“Sometimes I wish I had been Eric Clapton,” the esteemed Baroque violinist Monica Huggett exclaimed during a master class in Juilliard’s Room 335 on February 19. Although Ms. Huggett was joking, the statement revealed her keen sense of humor and offered insights into her philosophy regarding the performance of Baroque music.
While studying modern violin at the Royal Academy of Music in London, her hometown, she discovered the freedom of expression afforded by the recent revival of Baroque music. Ms. Huggett pursued this passion by becoming the leader of the Amsterdam Baroque Orchestra in 1980; she later assumed her current position as artistic director of both the Portland Baroque and Irish Baroque Orchestras. According to her biography on the Web site of her ensemble Sonnerie, it was through Baroque performance that she “was able to communicate the sort of visceral power which she envied in rock music.” It was the “visceral power” of Johann Sebastian Bach’s Sonatas and Partitas, BWV 1001-1006, that Ms. Huggett sought to bring to light in performances by Juilliard student violinists Nanae Iwata, Sharon Chang, and Shih-Kai Lin.
Master’s degree candidate Nanae Iwata began the class with an elegant rendition of the Corrente from Bach’s Partita No. 2 in D Minor. Before commenting upon Nanae’s performance, Ms. Huggett gave a brief history of the violin and its techniques. She explained that she uses neither a chin rest, a 19th-century invention, nor a shoulder rest, another fairly recent invention. In place of a shoulder rest, she attaches a rolled-up cloth to her shirt, allowing for a greater range of motion when playing. By displaying her Baroque bow (c. 1710-1720) next to a modern bow, she emphasized the structural difference between them. She later pointed out that fast notes and certain articulations are much easier to execute using a Baroque bow.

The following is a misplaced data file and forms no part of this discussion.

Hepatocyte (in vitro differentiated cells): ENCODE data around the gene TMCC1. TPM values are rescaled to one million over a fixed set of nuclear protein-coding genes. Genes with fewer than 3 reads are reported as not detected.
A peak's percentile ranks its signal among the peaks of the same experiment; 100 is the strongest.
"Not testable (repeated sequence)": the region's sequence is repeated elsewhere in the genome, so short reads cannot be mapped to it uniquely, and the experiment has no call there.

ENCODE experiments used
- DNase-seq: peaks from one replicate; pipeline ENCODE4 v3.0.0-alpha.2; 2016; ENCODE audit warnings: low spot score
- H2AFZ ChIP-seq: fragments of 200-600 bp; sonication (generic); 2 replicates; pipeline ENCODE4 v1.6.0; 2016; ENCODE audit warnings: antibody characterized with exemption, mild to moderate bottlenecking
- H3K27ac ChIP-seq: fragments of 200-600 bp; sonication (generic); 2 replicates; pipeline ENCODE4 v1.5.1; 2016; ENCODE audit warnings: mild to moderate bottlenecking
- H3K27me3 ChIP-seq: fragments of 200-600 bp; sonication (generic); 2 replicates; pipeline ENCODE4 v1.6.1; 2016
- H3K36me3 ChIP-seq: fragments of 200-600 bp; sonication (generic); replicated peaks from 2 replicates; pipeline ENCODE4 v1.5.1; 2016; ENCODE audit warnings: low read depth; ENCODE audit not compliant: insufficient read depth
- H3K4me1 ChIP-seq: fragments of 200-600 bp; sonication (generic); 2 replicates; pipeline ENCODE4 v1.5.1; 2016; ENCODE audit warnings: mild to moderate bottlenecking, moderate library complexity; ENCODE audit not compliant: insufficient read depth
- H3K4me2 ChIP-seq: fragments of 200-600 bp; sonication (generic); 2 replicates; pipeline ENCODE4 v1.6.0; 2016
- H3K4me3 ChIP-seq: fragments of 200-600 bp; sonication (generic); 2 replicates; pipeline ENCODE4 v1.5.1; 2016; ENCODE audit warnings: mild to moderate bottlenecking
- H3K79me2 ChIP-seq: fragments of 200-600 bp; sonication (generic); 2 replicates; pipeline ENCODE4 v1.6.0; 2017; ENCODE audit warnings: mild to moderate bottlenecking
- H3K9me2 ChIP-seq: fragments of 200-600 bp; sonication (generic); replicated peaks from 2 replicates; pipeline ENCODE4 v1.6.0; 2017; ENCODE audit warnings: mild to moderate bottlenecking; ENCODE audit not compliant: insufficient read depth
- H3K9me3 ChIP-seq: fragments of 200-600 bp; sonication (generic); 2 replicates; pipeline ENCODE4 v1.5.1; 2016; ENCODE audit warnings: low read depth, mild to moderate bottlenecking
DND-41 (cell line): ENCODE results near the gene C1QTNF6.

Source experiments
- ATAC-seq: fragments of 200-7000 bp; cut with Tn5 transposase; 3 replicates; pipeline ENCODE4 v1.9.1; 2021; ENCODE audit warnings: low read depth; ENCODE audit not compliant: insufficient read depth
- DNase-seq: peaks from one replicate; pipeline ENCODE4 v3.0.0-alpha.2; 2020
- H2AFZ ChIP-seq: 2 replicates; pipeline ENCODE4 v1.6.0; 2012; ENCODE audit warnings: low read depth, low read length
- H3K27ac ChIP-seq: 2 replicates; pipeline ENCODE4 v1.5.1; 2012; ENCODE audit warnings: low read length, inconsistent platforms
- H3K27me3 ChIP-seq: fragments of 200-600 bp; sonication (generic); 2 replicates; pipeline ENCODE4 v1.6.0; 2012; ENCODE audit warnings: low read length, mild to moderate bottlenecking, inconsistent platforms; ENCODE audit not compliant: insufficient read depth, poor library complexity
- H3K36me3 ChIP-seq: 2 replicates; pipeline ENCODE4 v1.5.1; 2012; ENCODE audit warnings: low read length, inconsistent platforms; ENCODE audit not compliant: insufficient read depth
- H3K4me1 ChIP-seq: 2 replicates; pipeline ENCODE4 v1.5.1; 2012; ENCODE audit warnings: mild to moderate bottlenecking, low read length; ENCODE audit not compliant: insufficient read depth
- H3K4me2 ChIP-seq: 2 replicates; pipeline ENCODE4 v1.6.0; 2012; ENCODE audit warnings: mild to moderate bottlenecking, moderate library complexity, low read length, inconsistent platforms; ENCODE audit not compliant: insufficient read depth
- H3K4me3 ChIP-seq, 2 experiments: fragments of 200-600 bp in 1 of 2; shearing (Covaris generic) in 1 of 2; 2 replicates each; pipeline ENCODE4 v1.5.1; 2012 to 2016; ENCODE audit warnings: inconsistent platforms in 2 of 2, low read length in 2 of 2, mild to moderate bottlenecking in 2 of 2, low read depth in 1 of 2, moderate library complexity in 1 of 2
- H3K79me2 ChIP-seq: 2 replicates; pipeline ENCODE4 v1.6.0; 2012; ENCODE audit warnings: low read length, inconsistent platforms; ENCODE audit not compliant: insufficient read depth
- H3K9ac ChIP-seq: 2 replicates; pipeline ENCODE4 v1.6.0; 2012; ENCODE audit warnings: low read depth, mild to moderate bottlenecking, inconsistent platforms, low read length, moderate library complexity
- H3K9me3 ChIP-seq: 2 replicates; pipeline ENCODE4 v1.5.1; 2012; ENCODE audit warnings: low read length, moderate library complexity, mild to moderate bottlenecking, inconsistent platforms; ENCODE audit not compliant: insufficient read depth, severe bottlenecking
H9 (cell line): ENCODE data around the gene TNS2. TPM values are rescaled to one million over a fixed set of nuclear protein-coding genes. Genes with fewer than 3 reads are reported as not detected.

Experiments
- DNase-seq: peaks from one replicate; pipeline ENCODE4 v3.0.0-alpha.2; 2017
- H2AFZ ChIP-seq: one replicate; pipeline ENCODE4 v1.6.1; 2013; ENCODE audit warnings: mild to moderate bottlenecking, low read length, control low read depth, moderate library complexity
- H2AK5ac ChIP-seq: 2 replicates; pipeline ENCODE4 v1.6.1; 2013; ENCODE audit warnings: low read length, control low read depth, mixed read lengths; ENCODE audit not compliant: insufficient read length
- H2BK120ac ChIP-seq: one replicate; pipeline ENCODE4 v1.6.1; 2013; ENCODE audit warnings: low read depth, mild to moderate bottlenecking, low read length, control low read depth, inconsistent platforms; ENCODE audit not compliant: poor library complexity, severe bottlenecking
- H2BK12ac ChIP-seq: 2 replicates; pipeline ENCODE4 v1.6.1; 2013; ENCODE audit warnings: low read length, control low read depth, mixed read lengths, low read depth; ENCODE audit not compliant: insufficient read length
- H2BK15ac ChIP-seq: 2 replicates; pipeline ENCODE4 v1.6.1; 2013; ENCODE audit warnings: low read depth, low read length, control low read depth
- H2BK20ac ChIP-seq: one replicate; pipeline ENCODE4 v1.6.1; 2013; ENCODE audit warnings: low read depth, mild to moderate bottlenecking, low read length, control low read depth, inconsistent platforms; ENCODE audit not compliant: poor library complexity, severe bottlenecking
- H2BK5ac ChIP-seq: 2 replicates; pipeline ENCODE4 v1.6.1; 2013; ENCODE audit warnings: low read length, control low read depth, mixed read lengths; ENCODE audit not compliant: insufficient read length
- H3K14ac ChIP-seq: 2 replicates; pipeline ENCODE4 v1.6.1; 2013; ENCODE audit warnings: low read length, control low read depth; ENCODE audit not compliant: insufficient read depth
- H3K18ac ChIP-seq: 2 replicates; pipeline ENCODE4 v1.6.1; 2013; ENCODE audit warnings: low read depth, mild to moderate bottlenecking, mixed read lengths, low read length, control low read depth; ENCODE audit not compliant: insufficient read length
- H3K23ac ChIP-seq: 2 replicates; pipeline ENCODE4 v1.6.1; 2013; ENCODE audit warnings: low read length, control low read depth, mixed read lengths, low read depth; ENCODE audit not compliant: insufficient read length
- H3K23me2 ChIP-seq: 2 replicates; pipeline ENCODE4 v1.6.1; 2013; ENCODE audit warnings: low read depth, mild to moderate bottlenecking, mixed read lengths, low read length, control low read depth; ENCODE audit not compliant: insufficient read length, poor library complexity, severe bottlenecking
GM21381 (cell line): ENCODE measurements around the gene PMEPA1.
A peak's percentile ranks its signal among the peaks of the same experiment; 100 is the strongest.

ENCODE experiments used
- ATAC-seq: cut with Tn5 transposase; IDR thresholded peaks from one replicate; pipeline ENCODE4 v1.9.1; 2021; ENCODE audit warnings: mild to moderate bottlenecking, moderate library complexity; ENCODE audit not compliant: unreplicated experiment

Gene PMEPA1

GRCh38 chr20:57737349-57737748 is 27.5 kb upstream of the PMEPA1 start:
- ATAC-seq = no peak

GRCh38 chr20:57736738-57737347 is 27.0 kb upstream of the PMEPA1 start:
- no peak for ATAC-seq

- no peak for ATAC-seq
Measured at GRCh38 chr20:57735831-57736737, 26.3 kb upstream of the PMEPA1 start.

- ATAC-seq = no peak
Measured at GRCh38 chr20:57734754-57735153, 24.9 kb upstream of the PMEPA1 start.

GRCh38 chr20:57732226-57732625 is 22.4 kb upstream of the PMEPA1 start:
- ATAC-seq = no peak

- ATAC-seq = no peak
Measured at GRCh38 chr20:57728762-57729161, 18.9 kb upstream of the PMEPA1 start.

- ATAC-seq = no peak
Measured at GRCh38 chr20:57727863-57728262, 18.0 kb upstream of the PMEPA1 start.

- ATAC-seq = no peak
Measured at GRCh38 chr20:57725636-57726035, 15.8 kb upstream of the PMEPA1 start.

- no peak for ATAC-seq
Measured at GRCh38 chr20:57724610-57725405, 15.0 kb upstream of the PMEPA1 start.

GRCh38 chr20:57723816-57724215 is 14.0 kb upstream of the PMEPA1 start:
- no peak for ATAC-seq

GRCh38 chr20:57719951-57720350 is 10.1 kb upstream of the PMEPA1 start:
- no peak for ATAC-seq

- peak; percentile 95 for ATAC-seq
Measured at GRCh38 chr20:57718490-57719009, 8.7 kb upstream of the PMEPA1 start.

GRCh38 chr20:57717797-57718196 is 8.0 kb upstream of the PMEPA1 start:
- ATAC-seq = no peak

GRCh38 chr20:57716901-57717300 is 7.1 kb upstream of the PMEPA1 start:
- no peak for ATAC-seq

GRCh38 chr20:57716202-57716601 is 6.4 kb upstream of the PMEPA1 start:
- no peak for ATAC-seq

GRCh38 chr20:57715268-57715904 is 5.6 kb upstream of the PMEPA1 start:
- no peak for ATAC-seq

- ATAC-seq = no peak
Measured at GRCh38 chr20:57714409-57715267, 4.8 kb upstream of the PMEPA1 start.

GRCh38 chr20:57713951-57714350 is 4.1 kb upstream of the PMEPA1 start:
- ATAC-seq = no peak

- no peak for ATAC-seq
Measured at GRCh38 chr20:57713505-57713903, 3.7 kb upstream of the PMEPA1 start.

Ms. Huggett then returned to Nanae’s performance of the Corrente. Although written for a single violin, the movement comprises two voices. In order to illustrate the difference between the voices, the two violinists played a portion of the movement as a duet; Ms. Huggett played the bass line while Nanae played the treble. The former then played the movement in its original version, showing that one can bring out the bottom line by giving each bass note a little extra time to ring. Nanae incorporated this idea as she began the movement once again, though this time Ms. Huggett stopped her to suggest a “less-refined” approach to the dance movement. She urged Nanae to “be more fierce” in order to convey the character of the music more effectively.
Next, Nanae gave an energetic performance of the first half of Bach’s Ciaconna. The movement begins with a rest, meaning the first chord does not sound until the second beat. As a result, violinists often struggle to imbue the opening passage with the appropriate rhythmic energy. Ms. Huggett offered a solution with the words “play with a flamenco feeling at the beginning.” Nanae implemented her suggestion; the result was a sweeping and stylish performance.
Sharon Chang, a fourth-year undergraduate, followed with a poised and pensive performance of the Grave from Sonata No. 2 in A Minor. Once again concerned with highlighting the emotional content of the music, Ms. Huggett asked Sharon to bring out the tension and release of the harmonies. Exposing her humorous side, Ms. Huggett played the movement while acting out an impromptu dramatic monologue, consisting of phrases such as “I think I’m all right” (uttered during calm harmonies) and “Oh no, I’m not” (stated during restless harmonies). Harmony remained the topic of discussion after Sharon played the Fuga movement of the same sonata. Ms. Huggett suggested that Sharon take longer to play the massive chords because “they are complex harmonies, and you need to give them a bit longer.” The chords need time to resonate, and the audience needs time to absorb them, she said.
Shih-Kai Lin concluded the master class with his noble presentation of the second half of the Ciaconna. Once again, Ms. Huggett emphasized the importance of taking enough time to allow the harmonies to speak. She also commented on a perfect fifth double stop, explaining that Baroque violinists would add a trill to prevent its sounding hollow.
After the students finished, members of the audience had the opportunity to ask questions. Ms. Huggett imparted advice on a range of topics, including vibrato, ornamentation, and tempo fluctuations. She advised violinists to vibrate where singers would, and to examine Bach’s adagio movements to gain ideas for appropriate ornamentation. Within 90 minutes, Ms. Huggett had offered an enlightening and thoroughly enjoyable master class that urged performers to consider music’s communicative power.